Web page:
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Bidding Information
Lot #    20137
Auction End Date    4/1/2008 10:02:00 AM (mm/dd/yyyy)
          
Title Information
Title (English)    Letter by R. Jacob Israel Kanievsky (Steipler)
Title (Hebrew)    כתב מה'ר יעקב ישראל קניבסקי, ר'י בית יוסף בני ברק
Author    [Ms.]
City    Bnai Brak
Publication Date    1966
          
Collection Information
Independent Item    This listing is an independent item not part of any collection
          
Description Information
Physical
Description
   [1] p., 281:180 mm., light age staining, creased on folds, ink on air-mail letter, neat Ashkenazic script, signed, and dated.
          
Detailed
Description
   A three part letter: Firstly acknowledging receipt of funds for the printing of his works; secondly, novellae in the Talmud on the subject of sukkah and engagement in other precepts; finally a statement that the letter will be mailed on Sunday so that no desecration of the Sabbath occur.

R. Jacob Israel Kanievsky ("the Steipler"; 1899–1985), was born in Hornistopol from which his appelation, "the Steipler," was derived. From an early age he studied at the yeshivah of Gomel, which was directed by the "elder of Novogrudok," R. Joseph Yozel Hurvitz. Steipler soon became known as the illui ("genius") from Stopol. At the end of his teens he was pressed into service in the Russian army.

In 1925 his first book, Sha'arei Tevunah, was published. After the Hazon Ish, R. Avraham Yeshayahu Karelitz, read the work, he offered his sister Miriam in marriage to R. Kanievsky and the two were married. Immigrating to Palestine in 1934 - about a year and a half after his Brother-in-law had settled in Bene-Berak - Steipler was appointed the head of Bet Yosef-Novohardok yeshivah in Bene-Berak. R. Karelitz was once asked was there any man in his generation for whom one could recite the blessing "blessed is He for having shared His wisdom with His reverers," and the reply of the Hazon Ish was, "the Steipler."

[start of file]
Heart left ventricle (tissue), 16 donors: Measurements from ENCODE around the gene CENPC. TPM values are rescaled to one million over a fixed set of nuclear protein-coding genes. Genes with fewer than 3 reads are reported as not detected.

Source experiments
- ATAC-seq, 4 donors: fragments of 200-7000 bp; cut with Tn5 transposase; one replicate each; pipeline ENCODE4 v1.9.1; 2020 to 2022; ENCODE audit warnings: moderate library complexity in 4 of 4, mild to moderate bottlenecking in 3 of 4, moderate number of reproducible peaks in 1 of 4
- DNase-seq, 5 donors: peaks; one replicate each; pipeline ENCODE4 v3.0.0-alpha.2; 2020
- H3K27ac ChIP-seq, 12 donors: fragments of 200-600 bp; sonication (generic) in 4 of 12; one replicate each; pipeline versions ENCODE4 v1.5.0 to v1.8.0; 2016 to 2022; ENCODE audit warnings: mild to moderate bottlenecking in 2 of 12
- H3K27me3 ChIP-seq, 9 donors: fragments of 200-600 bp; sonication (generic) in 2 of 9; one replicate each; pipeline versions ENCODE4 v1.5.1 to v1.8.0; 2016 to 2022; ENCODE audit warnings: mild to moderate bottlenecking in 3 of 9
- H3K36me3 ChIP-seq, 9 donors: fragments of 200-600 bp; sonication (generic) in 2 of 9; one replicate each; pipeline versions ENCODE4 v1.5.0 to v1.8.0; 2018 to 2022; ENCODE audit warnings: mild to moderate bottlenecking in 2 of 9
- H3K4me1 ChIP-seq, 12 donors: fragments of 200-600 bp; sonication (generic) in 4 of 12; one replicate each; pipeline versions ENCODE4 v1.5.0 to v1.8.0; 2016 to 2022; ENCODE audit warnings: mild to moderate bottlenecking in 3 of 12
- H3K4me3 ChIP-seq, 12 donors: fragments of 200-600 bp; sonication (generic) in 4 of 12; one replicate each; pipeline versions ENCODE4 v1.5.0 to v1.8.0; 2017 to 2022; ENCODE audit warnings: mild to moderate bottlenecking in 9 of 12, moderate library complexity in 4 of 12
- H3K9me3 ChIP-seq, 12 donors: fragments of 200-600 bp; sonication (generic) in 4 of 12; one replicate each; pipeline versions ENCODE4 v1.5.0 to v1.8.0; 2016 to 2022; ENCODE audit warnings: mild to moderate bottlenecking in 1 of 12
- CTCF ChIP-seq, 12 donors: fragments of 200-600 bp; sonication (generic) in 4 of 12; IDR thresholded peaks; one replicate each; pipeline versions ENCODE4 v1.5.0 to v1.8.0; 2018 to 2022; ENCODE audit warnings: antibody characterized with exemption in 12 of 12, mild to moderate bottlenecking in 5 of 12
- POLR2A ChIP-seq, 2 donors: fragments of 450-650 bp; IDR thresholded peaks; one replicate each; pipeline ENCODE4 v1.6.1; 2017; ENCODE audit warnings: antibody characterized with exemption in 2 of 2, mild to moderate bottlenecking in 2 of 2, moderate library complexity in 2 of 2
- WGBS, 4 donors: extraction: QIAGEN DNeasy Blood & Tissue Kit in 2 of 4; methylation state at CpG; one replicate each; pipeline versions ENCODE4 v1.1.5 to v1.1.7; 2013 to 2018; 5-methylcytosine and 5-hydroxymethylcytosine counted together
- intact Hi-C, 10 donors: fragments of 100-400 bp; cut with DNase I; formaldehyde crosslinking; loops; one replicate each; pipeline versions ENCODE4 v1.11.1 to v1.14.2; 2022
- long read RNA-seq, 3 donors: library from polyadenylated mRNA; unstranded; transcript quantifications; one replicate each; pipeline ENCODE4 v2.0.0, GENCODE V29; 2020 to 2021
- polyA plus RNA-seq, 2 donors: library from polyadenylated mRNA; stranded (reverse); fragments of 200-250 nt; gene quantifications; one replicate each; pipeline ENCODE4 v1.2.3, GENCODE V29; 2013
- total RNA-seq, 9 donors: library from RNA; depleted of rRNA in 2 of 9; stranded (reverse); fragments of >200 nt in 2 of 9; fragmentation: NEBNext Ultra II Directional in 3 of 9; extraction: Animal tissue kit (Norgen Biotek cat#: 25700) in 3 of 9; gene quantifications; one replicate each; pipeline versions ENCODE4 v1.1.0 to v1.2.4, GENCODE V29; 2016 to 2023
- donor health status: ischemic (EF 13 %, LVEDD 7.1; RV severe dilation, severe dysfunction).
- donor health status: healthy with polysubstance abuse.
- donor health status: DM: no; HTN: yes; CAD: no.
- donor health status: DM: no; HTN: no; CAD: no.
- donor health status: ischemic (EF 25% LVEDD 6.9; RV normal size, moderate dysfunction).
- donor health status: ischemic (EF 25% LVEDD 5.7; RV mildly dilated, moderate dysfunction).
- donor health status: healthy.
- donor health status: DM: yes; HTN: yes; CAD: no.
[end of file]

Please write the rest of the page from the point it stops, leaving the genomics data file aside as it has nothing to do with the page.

Steipler was the author of nearly 30 books and devoted much time to writing, teaching, and dealing with the vast public which constantly streamed to his home seeking spiritual guidance. Religious and non-religious alike sought his counsel, and Jews from many communities looked to him for guidance. Some 200,000 people from all over Israel attended his funeral.

          
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Listing Classification
Period
  
Location
Italy:    Checked
  
Subject
History:    Checked
Novellae:    Checked
  
Characteristic
Language:    Hebrew
  
Manuscript Type
Letters:    Checked
  
Kind of Judaica